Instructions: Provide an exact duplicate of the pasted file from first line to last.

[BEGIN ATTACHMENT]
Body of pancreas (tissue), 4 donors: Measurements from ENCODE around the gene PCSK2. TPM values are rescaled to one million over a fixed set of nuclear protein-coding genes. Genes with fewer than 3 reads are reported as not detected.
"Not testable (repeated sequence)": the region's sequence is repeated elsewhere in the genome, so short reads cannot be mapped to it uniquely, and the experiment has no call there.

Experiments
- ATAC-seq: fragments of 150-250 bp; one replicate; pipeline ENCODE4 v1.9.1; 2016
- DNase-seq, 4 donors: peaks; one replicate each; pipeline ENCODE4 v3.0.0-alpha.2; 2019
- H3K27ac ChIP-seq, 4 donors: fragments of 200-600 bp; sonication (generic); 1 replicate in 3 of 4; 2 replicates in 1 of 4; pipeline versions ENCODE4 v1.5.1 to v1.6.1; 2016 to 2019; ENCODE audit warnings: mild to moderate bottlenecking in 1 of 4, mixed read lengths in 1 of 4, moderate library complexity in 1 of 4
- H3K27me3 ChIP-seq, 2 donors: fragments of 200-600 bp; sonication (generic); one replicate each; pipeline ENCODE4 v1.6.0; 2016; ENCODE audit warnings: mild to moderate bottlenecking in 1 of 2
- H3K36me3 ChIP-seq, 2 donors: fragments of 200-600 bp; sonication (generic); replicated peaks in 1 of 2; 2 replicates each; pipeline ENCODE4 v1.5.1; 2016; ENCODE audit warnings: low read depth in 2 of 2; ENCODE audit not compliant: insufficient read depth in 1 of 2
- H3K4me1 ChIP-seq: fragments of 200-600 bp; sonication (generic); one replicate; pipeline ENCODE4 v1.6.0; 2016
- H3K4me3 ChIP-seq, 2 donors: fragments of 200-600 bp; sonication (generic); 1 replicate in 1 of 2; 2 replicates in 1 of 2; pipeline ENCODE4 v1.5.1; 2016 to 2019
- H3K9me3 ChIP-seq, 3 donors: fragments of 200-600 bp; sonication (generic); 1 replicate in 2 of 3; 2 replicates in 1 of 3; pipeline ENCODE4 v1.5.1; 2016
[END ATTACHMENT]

Body of pancreas (tissue), 4 donors: Measurements from ENCODE around the gene PCSK2. TPM values are rescaled to one million over a fixed set of nuclear protein-coding genes. Genes with fewer than 3 reads are reported as not detected.
"Not testable (repeated sequence)": the region's sequence is repeated elsewhere in the genome, so short reads cannot be mapped to it uniquely, and the experiment has no call there.

Experiments
- ATAC-seq: fragments of 150-250 bp; one replicate; pipeline ENCODE4 v1.9.1; 2016
- DNase-seq, 4 donors: peaks; one replicate each; pipeline ENCODE4 v3.0.0-alpha.2; 2019
- H3K27ac ChIP-seq, 4 donors: fragments of 200-600 bp; sonication (generic); 1 replicate in 3 of 4; 2 replicates in 1 of 4; pipeline versions ENCODE4 v1.5.1 to v1.6.1; 2016 to 2019; ENCODE audit warnings: mild to moderate bottlenecking in 1 of 4, mixed read lengths in 1 of 4, moderate library complexity in 1 of 4
- H3K27me3 ChIP-seq, 2 donors: fragments of 200-600 bp; sonication (generic); one replicate each; pipeline ENCODE4 v1.6.0; 2016; ENCODE audit warnings: mild to moderate bottlenecking in 1 of 2
- H3K36me3 ChIP-seq, 2 donors: fragments of 200-600 bp; sonication (generic); replicated peaks in 1 of 2; 2 replicates each; pipeline ENCODE4 v1.5.1; 2016; ENCODE audit warnings: low read depth in 2 of 2; ENCODE audit not compliant: insufficient read depth in 1 of 2
- H3K4me1 ChIP-seq: fragments of 200-600 bp; sonication (generic); one replicate; pipeline ENCODE4 v1.6.0; 2016
- H3K4me3 ChIP-seq, 2 donors: fragments of 200-600 bp; sonication (generic); 1 replicate in 1 of 2; 2 replicates in 1 of 2; pipeline ENCODE4 v1.5.1; 2016 to 2019
- H3K9me3 ChIP-seq, 3 donors: fragments of 200-600 bp; sonication (generic); 1 replicate in 2 of 3; 2 replicates in 1 of 3; pipeline ENCODE4 v1.5.1; 2016